Ohio Fairness Act to Receive January Hearing, Signaling Momentum in the Buckeye State

By Shane Stahl • January 2, 2018 • 1:26 pm

In a signal of growing momentum for LGBTQ non-discrimination nationwide, legislators in Ohio will hold a hearing on proactive legislation to end anti-LGBTQ discrimination in the first few weeks of 2018. This will mark the first time that proactive legislation for equal treatment will have a hearing in Ohio in nearly eight years.

The bill is House Bill 160, also known as the Ohio Fairness Act.

Introduced in 2017, the bill is supported by both Equality Ohio, the state’s leading group promoting fairness and non-discrimination for LGBTQ people throughout the Buckeye State, as well as Ohio Business Competes, a coalition of more than 200 businesses who have signed a pledge supporting the need for protections for LGBTQ people in housing, employment, and public accommodations. Earlier in 2017, OhioHealth also joined the coalition, lending their weight to the fight for non-discrimination laws.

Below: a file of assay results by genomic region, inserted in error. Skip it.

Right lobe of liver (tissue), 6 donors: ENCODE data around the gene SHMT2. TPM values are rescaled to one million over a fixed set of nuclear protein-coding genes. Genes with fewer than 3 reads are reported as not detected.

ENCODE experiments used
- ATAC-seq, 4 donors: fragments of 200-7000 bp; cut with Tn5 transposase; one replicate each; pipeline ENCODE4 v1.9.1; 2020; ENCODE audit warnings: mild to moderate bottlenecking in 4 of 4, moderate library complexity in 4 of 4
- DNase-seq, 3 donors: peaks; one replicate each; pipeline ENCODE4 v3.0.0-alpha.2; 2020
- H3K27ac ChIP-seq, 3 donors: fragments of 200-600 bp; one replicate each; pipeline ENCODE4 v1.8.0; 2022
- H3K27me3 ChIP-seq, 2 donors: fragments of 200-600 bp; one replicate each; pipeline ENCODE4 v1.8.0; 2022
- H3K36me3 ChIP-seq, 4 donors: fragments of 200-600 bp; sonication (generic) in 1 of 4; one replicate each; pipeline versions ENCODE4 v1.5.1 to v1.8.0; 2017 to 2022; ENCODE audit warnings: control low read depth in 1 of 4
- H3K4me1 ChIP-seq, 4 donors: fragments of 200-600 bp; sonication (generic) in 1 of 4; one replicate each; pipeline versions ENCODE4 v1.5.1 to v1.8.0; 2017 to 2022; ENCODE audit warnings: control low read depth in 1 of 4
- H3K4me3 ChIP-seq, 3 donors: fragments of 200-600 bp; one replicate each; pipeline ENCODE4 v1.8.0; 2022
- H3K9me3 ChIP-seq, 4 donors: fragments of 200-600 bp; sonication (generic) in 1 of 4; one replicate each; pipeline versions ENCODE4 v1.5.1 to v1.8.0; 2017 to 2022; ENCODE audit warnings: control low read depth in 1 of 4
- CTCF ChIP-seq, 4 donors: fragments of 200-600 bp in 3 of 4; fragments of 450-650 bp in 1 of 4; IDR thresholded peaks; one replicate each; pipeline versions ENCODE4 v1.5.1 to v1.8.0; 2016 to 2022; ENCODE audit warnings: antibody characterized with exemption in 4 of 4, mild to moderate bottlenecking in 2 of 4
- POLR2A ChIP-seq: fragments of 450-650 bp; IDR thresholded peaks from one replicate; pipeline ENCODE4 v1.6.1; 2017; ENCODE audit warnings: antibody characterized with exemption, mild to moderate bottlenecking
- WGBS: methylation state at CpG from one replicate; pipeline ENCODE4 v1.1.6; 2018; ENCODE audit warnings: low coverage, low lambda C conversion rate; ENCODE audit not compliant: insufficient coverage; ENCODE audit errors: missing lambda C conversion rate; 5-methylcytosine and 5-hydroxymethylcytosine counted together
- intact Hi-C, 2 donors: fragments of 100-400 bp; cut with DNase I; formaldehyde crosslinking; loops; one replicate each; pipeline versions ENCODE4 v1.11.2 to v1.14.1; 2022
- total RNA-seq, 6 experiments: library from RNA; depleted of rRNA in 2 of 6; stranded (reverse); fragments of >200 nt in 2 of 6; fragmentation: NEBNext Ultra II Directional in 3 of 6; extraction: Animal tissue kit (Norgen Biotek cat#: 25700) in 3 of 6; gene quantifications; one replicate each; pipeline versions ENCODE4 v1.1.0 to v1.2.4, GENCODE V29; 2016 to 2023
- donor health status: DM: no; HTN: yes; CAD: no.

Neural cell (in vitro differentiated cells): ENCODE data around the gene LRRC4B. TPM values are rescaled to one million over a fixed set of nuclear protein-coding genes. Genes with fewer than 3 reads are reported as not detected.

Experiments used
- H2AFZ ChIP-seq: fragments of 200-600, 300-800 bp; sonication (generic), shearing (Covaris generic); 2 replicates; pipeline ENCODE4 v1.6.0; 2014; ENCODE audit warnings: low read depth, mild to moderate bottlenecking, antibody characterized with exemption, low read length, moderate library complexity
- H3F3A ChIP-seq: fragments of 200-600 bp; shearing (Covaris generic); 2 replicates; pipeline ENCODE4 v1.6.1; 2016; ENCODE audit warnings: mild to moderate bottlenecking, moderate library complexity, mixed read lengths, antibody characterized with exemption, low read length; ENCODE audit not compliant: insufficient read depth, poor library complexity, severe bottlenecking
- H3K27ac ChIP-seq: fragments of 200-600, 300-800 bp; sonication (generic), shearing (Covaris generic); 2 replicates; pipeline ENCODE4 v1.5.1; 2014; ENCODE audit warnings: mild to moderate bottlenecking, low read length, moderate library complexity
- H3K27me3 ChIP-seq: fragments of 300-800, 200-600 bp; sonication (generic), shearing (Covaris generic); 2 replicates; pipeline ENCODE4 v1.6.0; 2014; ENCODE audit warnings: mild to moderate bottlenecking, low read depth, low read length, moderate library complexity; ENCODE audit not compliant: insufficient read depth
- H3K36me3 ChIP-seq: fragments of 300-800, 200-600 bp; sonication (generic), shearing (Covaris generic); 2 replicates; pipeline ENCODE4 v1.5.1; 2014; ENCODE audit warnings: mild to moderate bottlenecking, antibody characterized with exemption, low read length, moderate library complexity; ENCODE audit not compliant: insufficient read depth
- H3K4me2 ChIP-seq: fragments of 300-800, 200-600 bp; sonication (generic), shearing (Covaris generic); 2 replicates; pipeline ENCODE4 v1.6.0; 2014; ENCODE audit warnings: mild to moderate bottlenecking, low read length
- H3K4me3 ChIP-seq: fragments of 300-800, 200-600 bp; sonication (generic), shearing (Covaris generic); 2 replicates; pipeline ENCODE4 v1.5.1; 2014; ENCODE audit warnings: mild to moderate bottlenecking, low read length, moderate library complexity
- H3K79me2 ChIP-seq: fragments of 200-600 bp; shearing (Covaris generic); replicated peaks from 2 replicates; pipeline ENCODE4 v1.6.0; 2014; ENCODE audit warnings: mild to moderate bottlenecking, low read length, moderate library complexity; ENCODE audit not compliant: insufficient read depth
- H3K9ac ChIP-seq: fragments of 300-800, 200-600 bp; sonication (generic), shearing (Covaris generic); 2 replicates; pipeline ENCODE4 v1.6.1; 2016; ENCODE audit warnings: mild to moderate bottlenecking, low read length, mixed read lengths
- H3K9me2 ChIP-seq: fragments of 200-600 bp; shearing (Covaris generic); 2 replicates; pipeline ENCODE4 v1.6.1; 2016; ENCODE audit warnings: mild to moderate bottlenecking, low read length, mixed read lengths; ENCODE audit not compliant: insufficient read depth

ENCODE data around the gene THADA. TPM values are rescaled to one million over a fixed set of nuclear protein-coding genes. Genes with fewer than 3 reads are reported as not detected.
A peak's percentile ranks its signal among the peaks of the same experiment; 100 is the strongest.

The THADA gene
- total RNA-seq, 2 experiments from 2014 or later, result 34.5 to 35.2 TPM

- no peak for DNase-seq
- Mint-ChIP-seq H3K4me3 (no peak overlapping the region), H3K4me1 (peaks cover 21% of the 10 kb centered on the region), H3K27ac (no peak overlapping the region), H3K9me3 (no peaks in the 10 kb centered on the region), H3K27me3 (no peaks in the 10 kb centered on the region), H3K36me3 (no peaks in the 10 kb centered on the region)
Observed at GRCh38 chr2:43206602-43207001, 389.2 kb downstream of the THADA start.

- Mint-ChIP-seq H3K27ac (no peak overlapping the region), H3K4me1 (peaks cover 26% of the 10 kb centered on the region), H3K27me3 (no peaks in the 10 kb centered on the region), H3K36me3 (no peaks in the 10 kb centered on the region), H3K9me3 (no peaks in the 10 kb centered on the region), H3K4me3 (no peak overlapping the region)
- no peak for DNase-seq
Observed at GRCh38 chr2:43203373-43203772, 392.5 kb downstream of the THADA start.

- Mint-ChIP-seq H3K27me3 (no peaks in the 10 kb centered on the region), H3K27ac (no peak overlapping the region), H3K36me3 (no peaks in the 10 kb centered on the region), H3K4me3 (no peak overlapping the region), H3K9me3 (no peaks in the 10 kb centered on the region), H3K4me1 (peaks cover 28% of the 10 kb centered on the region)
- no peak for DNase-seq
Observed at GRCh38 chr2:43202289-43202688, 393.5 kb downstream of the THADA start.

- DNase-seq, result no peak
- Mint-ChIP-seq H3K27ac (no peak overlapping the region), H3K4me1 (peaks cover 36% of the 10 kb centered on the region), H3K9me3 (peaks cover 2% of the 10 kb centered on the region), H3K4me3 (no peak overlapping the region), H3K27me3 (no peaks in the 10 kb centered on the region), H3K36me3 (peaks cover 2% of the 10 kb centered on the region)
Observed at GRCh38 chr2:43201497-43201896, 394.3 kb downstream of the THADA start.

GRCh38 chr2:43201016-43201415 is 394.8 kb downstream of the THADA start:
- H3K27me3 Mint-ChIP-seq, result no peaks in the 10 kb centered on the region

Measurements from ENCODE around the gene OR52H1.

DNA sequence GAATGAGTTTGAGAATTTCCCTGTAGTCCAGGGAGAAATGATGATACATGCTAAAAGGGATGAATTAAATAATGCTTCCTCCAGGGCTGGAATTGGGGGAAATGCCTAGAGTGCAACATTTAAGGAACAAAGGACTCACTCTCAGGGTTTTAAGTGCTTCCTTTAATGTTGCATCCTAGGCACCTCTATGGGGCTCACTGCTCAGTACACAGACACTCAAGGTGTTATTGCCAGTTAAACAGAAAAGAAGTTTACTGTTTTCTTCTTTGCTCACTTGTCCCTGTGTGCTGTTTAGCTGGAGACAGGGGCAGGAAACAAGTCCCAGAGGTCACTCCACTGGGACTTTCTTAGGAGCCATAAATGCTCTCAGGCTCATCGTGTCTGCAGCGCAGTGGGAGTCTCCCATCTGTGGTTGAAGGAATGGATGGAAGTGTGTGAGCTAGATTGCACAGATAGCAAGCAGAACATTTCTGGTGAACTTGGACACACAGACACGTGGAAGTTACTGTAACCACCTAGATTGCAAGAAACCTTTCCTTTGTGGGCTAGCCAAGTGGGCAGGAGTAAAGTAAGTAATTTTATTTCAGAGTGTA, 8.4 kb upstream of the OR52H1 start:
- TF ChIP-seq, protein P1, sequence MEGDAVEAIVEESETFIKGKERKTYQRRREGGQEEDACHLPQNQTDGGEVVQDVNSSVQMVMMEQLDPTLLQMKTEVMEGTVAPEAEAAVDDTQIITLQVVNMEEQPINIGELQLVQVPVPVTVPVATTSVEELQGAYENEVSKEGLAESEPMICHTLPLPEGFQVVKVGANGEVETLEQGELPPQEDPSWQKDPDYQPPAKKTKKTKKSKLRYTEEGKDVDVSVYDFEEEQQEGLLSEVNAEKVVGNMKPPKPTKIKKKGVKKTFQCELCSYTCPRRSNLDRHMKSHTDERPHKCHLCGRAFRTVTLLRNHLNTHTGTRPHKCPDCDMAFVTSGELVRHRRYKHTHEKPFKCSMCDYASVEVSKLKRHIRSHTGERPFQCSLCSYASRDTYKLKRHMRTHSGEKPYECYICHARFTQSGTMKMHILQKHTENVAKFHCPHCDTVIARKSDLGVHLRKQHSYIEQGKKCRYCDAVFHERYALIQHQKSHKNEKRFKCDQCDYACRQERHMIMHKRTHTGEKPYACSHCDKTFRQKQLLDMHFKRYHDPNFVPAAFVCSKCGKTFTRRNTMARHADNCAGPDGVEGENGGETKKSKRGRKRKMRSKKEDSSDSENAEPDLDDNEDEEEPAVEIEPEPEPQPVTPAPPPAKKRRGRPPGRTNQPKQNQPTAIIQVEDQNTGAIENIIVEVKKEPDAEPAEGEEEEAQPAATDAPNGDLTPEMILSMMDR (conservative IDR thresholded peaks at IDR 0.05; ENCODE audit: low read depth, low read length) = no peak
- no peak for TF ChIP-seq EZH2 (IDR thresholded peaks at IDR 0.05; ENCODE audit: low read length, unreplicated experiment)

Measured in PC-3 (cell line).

Alana Jochum, executive director of Equality Ohio, commented on this huge move in Ohio:

“Most people are shocked to learn in 2017, you can discriminate against people just because (of) who they are and who they love. We hear stories all the time from our business partners. Young people are leaving the state because they don’t see having a future in this state.”

Ohio is one of 28 states that lack any statewide protections for LGBTQ people. So far, 19 cities throughout the state have passed their own comprehensive non-discrimination laws, including the state’s capital of Columbus.

To follow the latest in Ohio, and learn more about the history of non-discrimination in the state, click here

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